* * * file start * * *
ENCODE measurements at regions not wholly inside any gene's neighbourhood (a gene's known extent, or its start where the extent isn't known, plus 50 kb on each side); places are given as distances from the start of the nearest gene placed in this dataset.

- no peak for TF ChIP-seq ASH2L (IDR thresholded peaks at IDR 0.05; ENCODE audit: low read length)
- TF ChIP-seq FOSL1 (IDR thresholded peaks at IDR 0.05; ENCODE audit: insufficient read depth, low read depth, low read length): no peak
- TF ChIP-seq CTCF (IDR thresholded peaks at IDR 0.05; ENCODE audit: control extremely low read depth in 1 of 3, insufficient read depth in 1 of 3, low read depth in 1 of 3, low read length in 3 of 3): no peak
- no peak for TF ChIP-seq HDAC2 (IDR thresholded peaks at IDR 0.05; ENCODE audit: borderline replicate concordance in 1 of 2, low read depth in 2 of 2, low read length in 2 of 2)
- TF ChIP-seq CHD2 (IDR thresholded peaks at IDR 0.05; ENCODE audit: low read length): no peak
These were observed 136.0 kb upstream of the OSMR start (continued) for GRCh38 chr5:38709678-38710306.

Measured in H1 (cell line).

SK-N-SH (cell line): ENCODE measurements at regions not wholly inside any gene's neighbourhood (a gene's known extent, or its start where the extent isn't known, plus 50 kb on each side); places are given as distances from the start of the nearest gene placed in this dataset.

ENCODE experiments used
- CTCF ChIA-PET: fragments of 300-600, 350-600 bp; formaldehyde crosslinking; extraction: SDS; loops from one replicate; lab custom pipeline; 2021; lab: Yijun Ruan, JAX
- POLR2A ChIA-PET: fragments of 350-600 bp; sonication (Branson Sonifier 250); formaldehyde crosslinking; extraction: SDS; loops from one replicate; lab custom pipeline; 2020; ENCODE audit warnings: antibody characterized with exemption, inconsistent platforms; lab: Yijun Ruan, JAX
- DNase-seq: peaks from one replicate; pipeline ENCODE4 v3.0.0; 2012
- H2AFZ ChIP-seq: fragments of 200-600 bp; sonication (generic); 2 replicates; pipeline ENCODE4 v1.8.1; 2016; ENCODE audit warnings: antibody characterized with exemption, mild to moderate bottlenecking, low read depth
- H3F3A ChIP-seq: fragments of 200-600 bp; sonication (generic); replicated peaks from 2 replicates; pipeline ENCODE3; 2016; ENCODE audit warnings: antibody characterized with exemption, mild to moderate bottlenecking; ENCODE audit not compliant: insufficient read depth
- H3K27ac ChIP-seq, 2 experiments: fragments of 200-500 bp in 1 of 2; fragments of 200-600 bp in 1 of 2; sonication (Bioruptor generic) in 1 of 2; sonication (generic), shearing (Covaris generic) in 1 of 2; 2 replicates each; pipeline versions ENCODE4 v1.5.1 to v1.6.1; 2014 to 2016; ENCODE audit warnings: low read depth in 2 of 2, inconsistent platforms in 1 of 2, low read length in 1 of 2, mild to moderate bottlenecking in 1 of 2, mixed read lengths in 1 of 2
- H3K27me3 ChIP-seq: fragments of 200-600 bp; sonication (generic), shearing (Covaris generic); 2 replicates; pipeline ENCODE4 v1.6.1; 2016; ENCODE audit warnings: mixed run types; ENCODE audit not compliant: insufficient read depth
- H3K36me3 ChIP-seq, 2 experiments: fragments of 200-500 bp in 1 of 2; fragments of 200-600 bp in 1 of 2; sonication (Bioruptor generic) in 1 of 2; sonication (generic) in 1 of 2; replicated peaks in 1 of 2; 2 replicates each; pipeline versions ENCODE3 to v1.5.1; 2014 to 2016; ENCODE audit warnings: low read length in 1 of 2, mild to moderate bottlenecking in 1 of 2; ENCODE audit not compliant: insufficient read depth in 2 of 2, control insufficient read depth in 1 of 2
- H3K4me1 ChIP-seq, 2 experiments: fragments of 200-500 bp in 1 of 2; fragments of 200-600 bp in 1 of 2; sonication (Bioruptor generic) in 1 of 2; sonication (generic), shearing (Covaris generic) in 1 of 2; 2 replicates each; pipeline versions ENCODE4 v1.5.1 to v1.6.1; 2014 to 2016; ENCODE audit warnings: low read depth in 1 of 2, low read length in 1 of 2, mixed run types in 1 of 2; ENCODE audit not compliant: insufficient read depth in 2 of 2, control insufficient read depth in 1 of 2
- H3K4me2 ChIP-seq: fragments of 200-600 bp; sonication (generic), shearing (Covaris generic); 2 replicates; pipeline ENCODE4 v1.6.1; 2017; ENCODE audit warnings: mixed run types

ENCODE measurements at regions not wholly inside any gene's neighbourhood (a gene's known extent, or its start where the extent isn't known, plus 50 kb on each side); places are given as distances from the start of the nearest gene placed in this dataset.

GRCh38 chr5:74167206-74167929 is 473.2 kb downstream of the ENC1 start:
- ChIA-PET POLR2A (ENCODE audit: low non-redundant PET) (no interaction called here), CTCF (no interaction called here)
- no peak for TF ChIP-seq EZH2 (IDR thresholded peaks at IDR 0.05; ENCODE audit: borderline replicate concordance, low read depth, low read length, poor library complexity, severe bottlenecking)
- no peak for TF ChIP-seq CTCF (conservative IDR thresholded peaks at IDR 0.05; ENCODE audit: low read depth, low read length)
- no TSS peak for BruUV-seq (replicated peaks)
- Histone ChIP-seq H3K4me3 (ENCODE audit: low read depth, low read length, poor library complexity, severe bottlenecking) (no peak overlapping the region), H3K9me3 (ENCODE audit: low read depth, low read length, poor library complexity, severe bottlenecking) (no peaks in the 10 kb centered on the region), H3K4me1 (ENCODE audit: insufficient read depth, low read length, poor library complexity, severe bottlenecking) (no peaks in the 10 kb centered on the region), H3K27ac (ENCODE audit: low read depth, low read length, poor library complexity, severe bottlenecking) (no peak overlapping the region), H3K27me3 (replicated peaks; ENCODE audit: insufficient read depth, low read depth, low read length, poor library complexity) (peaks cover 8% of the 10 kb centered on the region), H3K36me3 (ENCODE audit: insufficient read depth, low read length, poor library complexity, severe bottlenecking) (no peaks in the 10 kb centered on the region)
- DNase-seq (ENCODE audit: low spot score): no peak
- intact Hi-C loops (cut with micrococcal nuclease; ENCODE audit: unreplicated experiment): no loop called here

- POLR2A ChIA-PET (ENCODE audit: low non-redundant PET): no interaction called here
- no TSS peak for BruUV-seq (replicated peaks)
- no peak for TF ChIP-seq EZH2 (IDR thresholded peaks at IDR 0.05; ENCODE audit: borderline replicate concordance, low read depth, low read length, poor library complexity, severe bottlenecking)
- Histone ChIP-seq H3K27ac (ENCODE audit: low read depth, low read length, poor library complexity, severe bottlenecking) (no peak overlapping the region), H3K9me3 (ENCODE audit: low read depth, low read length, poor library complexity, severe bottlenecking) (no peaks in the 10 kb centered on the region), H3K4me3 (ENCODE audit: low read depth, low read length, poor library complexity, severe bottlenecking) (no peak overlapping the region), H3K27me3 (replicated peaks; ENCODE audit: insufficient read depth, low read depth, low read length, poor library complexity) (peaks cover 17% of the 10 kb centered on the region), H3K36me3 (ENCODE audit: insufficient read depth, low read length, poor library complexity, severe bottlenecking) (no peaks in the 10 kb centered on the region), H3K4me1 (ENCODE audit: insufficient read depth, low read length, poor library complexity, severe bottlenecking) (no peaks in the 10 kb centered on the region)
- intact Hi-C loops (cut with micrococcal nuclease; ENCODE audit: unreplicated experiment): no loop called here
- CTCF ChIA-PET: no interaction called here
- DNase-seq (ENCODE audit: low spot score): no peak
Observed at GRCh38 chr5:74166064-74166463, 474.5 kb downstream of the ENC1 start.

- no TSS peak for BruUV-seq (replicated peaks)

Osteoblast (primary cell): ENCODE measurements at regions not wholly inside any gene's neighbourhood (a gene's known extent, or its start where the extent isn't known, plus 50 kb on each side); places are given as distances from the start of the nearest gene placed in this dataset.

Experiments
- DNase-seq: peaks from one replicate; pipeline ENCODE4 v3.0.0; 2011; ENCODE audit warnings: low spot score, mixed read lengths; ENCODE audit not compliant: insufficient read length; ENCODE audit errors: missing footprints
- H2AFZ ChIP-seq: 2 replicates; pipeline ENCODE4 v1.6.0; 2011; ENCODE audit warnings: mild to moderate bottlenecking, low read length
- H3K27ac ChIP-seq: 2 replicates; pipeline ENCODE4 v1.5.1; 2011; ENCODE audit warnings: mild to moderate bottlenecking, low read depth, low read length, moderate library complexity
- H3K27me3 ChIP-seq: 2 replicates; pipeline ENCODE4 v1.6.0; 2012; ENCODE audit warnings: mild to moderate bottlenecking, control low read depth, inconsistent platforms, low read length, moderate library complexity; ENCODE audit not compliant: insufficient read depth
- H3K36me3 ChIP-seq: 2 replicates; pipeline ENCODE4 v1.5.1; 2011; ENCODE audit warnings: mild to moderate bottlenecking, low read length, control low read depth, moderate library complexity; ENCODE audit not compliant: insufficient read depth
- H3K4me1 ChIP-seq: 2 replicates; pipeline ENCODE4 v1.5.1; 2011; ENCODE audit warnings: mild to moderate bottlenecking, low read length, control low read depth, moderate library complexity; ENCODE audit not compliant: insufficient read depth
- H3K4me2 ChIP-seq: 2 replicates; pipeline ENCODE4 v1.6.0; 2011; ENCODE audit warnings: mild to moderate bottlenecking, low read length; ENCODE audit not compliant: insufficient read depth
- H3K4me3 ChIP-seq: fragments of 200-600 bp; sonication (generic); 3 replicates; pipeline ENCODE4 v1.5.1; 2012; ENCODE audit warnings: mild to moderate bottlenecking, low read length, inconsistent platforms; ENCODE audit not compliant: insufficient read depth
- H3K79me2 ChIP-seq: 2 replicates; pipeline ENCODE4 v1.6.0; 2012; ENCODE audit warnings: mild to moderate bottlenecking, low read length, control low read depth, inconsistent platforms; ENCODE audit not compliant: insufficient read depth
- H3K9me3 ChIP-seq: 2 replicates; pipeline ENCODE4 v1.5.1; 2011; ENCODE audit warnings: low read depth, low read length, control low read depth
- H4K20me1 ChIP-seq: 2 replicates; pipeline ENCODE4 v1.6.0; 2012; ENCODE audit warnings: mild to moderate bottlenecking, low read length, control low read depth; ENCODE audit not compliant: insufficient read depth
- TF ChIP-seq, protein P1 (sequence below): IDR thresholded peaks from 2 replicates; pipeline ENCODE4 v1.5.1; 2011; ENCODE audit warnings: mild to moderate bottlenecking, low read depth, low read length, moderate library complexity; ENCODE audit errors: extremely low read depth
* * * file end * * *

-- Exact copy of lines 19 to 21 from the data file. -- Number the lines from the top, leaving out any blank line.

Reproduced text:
- H3K4me1 ChIP-seq, 2 experiments: fragments of 200-500 bp in 1 of 2; fragments of 200-600 bp in 1 of 2; sonication (Bioruptor generic) in 1 of 2; sonication (generic), shearing (Covaris generic) in 1 of 2; 2 replicates each; pipeline versions ENCODE4 v1.5.1 to v1.6.1; 2014 to 2016; ENCODE audit warnings: low read depth in 1 of 2, low read length in 1 of 2, mixed run types in 1 of 2; ENCODE audit not compliant: insufficient read depth in 2 of 2, control insufficient read depth in 1 of 2
- H3K4me2 ChIP-seq: fragments of 200-600 bp; sonication (generic), shearing (Covaris generic); 2 replicates; pipeline ENCODE4 v1.6.1; 2017; ENCODE audit warnings: mixed run types

ENCODE measurements at regions not wholly inside any gene's neighbourhood (a gene's known extent, or its start where the extent isn't known, plus 50 kb on each side); places are given as distances from the start of the nearest gene placed in this dataset.